The EQ is also well-tuned for a range of genres. Bose doesn’t offer an adjustable equalizer for the QC Earbuds inside the Music app, and that’s a bit of a bummer. But, these sound pretty damn good out of the box. There’s ample bass, but it’s not overly boomy or exhausting. It provides a backbone to the folky alt-country tunes of Ruston Kelly, but also gives thump to songs on Sylvan Esso’s Free Love and Run The Jewels’ RTJ4. If I was forced to nitpick, there can be a little too much emphasis on vocals at times, but it’s far from a major issue — and some styles even benefit from it.
A lot of true wireless earbud companies make lofty claims about call performance. Most of the time you still end up sounding like you’re talking on a speakerphone. Any buds will work for calls, but a lot of them are far from an ideal option in noisy environments. There are some exceptions, but mileage varies greatly. Bose built a dedicated voice microphone inside the right earbud for calls. The company says it’s designed to focus on your voice and block out the chaos around you.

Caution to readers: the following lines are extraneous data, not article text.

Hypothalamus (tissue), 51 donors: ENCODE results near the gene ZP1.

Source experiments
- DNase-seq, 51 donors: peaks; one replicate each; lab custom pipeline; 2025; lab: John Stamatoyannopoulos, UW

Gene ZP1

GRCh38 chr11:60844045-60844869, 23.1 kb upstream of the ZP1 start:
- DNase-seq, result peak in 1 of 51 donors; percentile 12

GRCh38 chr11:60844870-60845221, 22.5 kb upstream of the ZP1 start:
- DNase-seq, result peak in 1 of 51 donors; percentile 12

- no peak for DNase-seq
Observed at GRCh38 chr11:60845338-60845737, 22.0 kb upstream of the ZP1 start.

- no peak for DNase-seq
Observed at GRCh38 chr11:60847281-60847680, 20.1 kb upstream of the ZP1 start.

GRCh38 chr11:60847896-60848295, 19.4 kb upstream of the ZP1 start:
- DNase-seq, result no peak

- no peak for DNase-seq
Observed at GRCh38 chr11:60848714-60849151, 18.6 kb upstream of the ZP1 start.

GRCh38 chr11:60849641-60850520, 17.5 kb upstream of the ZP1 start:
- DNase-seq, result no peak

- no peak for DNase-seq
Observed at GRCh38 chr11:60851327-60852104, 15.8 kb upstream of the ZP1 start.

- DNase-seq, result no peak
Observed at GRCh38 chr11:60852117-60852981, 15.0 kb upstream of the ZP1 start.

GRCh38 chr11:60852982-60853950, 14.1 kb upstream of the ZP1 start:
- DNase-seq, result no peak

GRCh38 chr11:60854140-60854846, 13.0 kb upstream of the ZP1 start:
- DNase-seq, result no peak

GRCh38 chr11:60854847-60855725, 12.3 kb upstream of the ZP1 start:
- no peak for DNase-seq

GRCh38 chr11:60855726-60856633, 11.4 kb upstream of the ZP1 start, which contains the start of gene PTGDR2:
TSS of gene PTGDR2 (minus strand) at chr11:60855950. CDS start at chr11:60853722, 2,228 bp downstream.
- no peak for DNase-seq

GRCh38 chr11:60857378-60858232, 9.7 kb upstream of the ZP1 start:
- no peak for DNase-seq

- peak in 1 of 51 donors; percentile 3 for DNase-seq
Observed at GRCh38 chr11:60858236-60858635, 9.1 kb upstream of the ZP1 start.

Unfortunately, the results are pretty mediocre. The person on the other end of phone calls said they could hear a good amount of background noise and my voice had a tinny, high-pitched quality to it. They also noticed that the clamor around me became more prevalent when I stopped talking, which wasn’t the case with the Sennheiser CX 400BT. Bose does give you the ability to adjust how much of your voice you hear through the buds during calls, with options for low, medium, high and none at all.
Bose promises six hours of use on the buds themselves with another two full charges in the case. During my tests, I got almost seven hours. And I typically had the ANC level all the way up so I could focus on work. If you find yourself in a pinch, the company offers a quick charge feature that will give you two hours of listening time in 15 minutes. And as I mentioned, you can charge the whole package wirelessly or with a USB-C cable.